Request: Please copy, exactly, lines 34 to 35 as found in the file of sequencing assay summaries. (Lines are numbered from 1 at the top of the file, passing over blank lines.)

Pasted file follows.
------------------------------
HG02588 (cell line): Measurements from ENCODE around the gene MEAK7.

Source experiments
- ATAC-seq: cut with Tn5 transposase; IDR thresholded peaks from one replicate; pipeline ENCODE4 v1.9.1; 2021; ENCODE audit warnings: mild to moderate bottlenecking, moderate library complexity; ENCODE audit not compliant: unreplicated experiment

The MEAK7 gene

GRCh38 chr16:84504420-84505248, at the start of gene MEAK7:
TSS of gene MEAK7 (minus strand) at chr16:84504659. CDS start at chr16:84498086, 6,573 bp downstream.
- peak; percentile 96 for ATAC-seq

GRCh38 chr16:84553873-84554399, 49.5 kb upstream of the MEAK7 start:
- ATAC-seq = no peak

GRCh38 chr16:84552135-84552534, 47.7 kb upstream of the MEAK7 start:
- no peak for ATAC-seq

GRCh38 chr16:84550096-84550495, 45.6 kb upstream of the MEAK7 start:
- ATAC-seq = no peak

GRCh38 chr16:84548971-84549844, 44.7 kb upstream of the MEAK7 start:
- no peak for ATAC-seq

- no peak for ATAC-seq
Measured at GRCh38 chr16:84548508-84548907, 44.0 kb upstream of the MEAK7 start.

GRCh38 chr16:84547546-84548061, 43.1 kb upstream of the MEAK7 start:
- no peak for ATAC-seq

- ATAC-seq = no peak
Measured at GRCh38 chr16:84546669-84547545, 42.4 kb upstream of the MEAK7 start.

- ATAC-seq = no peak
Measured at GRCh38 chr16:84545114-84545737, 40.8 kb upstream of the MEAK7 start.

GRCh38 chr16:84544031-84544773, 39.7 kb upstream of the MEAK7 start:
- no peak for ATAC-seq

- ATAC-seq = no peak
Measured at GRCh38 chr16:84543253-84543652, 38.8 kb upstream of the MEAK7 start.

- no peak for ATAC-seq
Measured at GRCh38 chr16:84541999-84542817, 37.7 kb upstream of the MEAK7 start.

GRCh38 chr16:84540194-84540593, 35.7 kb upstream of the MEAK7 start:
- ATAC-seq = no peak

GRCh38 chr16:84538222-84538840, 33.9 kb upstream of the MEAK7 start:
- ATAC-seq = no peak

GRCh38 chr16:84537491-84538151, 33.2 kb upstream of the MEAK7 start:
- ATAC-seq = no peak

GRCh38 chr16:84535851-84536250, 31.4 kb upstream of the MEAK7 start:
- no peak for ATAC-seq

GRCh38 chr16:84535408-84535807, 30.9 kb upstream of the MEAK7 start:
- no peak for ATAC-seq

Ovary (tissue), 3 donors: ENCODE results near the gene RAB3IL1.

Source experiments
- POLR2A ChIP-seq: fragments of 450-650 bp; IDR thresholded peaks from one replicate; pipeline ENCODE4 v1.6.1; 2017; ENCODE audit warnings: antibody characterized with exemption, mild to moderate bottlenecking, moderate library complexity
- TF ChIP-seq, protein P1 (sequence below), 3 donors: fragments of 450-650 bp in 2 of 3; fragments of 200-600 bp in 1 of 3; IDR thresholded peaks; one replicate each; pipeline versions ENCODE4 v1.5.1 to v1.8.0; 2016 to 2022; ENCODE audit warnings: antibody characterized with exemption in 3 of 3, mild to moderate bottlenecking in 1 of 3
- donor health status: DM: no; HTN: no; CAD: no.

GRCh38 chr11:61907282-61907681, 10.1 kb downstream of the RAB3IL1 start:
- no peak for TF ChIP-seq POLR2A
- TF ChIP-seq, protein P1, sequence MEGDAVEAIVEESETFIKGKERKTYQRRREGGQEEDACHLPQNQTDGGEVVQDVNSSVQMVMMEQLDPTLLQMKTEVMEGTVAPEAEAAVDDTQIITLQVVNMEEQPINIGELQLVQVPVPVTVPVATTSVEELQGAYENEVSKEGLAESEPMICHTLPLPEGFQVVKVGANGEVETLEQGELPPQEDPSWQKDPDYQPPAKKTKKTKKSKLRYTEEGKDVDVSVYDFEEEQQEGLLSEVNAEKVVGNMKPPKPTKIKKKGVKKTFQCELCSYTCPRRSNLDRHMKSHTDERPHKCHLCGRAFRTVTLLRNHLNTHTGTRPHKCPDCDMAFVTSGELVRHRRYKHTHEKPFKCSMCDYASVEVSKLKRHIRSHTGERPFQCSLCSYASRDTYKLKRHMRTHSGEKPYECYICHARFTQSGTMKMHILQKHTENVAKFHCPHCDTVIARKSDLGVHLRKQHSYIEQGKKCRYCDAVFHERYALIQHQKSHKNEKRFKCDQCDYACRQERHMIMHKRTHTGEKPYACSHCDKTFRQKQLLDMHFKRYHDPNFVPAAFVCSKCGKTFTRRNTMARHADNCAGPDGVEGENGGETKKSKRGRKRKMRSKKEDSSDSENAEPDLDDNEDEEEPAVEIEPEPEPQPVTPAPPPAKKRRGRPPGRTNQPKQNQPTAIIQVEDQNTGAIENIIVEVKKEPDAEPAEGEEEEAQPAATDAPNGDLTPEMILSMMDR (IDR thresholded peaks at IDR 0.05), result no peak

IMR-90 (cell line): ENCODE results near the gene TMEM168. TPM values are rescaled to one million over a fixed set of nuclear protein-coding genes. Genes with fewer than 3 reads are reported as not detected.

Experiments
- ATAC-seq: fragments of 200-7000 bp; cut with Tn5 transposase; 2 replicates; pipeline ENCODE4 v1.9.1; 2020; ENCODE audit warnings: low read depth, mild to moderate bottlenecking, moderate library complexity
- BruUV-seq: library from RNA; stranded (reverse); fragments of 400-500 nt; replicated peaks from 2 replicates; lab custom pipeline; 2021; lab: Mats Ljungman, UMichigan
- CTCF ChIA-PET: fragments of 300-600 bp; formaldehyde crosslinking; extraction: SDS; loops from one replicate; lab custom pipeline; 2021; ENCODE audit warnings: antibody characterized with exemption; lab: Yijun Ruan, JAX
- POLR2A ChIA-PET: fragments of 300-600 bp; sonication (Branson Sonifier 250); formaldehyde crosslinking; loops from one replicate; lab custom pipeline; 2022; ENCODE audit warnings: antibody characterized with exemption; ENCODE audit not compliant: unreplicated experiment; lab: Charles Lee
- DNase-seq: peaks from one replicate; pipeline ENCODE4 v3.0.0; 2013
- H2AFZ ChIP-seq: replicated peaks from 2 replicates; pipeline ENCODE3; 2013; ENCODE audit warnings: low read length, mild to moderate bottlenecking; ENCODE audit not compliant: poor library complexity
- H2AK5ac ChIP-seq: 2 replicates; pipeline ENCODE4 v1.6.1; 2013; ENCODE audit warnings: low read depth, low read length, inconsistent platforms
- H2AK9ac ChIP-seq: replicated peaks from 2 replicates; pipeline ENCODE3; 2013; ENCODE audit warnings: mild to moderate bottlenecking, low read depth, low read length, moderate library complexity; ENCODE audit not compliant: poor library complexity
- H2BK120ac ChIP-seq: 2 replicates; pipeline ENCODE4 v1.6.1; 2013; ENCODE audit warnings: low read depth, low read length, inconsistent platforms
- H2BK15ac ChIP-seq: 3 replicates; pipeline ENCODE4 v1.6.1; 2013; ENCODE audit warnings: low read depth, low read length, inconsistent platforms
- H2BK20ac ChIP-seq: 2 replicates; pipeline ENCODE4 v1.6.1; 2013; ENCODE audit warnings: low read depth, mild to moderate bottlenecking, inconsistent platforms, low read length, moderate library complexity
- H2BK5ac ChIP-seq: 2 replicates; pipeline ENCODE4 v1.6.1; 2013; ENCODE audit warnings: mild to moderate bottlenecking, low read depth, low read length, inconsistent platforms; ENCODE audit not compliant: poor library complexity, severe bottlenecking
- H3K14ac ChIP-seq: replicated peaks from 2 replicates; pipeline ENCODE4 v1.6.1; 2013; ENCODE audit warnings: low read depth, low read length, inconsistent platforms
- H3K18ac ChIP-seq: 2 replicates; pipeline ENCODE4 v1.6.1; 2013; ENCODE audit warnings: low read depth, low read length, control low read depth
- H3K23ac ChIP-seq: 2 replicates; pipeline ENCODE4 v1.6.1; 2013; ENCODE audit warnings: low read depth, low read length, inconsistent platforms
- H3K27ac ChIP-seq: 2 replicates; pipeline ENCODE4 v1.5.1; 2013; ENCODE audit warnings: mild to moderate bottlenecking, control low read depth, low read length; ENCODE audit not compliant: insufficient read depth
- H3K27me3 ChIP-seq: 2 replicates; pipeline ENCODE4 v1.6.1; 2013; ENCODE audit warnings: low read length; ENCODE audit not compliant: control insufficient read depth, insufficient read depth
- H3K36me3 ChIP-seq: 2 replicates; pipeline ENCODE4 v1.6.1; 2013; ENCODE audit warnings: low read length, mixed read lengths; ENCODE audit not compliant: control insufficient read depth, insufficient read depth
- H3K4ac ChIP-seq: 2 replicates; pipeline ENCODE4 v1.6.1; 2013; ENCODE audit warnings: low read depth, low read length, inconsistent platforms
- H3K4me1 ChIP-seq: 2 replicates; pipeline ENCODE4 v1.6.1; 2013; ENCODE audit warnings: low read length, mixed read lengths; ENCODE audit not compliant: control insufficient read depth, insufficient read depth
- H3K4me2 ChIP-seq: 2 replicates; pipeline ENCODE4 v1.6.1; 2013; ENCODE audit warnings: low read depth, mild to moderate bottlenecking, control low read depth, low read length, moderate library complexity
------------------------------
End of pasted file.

GRCh38 chr16:84537491-84538151, 33.2 kb upstream of the MEAK7 start:
- ATAC-seq = no peak